Tall and lanky with dark blonde hair, Andrew looks a lot like your average twenty-something young man. His interests and home life are also very similar to others his age - he likes playing video games (Mortal Kombat is his favorite), enjoys listening to rap and classic rock music, and is motivated by money. He has two younger sisters, who he says he loves but “sometimes would like to trade”, and five step siblings. He says that his two pet Goldendoodles, Zeek and Tillie, behave well most of the time. However, after sitting and talking with Andrew for a few minutes, you will discover that he is anything but average.
When Andrew was five years old, he was diagnosed with epilepsy, but he hasn’t allowed that to slow him down. Andrew works at Rauch Industries three days a week, attends Rauch’s ACCESS program one day a week, and knows American Sign Language. Andrew says he has learned a lot working at Rauch Industries – not just job skills, but also that people with different or more significant disabilities are able to be successful in many jobs and earn a paycheck. In fact, being around other people with disabilities is what he likes most about working at Rauch Industries.
Andrew’s favorite activity when he is at ACCESS is going to the library, where he researches epilepsy, seizures, and treatments. He has had surgery twice for a Virtual Nerve Stimulator (VNS) to help reduce the severity and frequency of seizures, and he is considering a new seizure bracelet that monitors how often seizures occur.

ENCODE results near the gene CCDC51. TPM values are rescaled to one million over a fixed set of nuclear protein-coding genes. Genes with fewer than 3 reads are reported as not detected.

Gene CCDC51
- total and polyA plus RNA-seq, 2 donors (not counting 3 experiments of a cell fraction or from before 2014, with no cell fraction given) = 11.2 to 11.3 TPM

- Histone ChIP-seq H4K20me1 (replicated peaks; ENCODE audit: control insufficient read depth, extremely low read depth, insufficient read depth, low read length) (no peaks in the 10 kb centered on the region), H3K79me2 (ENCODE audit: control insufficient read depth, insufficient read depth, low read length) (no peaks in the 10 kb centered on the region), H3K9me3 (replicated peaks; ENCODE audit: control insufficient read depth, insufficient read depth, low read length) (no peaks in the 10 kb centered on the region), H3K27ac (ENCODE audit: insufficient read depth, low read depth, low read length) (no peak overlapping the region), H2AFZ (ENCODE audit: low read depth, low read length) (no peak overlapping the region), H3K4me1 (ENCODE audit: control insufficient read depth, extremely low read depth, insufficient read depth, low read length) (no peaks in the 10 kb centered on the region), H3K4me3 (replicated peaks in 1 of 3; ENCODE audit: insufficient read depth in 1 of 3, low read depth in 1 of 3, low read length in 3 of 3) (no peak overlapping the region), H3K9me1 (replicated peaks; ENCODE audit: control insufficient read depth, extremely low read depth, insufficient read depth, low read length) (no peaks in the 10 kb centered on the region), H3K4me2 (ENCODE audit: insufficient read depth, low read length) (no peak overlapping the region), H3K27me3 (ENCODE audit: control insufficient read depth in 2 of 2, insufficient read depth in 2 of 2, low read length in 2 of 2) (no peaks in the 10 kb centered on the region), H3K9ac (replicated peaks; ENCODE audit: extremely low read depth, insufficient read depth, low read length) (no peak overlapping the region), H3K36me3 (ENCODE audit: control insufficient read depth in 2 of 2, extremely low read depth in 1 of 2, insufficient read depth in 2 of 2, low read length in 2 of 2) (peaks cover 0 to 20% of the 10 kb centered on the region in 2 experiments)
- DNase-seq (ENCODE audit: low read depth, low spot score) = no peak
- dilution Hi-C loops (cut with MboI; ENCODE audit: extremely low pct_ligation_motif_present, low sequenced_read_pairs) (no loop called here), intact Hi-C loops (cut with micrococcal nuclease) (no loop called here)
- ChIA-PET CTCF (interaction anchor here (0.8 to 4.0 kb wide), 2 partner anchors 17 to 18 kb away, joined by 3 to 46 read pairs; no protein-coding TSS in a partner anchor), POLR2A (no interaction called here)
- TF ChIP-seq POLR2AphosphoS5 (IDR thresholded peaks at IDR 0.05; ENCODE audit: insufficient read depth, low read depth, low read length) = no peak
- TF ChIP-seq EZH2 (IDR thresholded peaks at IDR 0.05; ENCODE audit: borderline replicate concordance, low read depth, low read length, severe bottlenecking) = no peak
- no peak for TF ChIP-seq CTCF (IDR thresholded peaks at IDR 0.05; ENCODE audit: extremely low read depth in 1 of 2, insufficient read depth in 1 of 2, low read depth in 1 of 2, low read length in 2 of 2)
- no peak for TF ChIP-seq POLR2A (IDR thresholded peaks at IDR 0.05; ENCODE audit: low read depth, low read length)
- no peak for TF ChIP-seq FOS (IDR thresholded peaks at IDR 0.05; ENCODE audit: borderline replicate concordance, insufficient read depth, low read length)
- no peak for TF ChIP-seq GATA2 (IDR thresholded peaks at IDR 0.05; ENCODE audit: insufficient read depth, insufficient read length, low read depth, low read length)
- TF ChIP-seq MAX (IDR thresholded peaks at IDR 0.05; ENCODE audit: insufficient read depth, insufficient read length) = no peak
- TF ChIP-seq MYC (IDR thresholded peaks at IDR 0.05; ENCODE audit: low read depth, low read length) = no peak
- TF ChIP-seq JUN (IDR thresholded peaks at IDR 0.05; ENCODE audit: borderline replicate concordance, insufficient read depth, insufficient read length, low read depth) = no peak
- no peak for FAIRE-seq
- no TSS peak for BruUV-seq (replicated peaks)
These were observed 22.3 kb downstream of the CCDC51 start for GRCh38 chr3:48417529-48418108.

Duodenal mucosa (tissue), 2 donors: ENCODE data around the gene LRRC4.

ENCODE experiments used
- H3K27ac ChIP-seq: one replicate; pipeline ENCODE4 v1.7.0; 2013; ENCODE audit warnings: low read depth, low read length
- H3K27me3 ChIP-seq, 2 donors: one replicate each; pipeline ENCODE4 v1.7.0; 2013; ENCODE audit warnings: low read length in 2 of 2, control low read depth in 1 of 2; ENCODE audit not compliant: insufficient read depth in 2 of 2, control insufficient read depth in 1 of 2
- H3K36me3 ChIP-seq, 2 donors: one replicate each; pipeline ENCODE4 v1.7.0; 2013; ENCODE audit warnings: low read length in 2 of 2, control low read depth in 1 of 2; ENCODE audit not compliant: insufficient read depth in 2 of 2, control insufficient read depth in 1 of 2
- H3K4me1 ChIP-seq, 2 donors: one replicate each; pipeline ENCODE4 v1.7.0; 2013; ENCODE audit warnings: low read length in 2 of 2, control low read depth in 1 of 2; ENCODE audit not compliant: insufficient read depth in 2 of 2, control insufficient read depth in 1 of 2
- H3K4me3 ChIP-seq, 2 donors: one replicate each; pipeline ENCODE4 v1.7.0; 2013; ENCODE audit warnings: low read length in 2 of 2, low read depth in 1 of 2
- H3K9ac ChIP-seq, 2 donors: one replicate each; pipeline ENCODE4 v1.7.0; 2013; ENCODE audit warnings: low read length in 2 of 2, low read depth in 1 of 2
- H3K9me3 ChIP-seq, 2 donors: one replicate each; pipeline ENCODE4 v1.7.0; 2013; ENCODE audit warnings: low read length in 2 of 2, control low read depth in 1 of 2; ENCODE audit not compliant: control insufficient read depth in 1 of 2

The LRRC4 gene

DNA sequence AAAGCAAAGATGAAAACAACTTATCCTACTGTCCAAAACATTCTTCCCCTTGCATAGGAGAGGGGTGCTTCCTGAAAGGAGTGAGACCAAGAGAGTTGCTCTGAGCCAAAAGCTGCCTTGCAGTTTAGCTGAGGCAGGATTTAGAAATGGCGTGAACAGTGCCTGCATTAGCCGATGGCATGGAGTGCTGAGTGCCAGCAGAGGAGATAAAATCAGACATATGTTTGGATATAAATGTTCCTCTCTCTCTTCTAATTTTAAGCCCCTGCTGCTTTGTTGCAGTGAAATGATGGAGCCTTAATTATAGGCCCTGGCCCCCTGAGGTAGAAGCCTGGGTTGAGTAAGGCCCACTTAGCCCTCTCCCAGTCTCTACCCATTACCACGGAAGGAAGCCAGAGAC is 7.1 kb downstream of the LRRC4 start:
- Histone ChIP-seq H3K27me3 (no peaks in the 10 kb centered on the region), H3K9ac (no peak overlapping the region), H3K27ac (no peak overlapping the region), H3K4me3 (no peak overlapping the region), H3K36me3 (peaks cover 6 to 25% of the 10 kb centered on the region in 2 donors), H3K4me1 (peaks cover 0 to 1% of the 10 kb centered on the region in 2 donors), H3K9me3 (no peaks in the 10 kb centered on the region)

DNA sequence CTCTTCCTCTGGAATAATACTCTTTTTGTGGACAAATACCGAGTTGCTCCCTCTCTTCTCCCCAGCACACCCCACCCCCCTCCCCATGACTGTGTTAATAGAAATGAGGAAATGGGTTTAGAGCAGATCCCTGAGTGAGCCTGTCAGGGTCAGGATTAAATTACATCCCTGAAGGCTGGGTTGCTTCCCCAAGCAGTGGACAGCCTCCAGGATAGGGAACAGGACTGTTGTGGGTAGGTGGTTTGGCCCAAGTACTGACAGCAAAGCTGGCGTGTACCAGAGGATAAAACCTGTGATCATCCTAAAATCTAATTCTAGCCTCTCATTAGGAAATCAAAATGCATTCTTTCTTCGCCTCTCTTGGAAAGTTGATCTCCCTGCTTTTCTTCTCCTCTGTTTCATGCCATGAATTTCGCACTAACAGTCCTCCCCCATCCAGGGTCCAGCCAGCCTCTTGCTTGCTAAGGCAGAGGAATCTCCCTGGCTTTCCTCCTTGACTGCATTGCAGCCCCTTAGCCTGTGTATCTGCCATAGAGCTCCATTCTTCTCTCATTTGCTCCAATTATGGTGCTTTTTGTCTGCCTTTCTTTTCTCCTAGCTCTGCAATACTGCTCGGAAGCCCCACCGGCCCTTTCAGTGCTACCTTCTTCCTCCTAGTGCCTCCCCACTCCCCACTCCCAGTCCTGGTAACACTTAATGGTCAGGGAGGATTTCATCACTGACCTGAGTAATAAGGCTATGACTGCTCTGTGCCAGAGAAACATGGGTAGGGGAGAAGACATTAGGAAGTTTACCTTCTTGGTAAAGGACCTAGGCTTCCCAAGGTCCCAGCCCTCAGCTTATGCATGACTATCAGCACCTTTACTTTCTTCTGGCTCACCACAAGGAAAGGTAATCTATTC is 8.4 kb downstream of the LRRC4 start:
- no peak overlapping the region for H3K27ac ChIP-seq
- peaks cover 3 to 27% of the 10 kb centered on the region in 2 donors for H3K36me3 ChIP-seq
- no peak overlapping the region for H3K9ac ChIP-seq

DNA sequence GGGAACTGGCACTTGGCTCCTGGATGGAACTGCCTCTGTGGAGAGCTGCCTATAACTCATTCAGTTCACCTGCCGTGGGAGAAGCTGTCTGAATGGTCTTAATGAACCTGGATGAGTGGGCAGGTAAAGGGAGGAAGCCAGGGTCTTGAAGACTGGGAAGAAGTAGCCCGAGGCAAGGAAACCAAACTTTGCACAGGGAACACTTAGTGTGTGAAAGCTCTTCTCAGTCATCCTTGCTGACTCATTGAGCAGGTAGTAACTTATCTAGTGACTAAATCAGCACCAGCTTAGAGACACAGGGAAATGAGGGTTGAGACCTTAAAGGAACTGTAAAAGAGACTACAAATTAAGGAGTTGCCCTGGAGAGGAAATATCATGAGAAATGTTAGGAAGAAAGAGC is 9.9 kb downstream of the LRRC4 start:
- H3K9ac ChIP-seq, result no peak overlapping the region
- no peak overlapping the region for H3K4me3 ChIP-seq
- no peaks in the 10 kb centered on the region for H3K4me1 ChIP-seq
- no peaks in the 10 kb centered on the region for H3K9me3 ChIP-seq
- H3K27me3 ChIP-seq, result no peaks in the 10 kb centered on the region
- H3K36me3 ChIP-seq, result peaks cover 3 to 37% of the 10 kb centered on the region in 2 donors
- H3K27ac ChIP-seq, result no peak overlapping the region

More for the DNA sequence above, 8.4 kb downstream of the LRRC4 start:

In March 2015, Andrew had the opportunity to visit a 4th grade classroom and talk about Disability Awareness with the ACCESS program. He helped the students gain a better understanding of epilepsy and seizures, and also educated them on what to do if they think someone is having a seizure. Kids are, of course, naturally curious about new and different concepts and ideas, and Andrew did a great job fielding their questions, such as, “What does it feel like to have a seizure?” and “What triggers a seizure?” Even though he was nervous, he did an excellent job and is planning to participate in more local disability awareness activities.
Andrew has noble goals for the future: he wants to help other people with disabilities. He would like to volunteer or obtain a job working with children with disabilities. He also has an entrepreneurial spirit. If his seizures ever stop, he would like to create his own business to help people with all disabilities. Rauch is glad to be able to support Andrew’s goals and continued growth through our programming, and we can’t wait to see what the future holds for this bright and caring young man.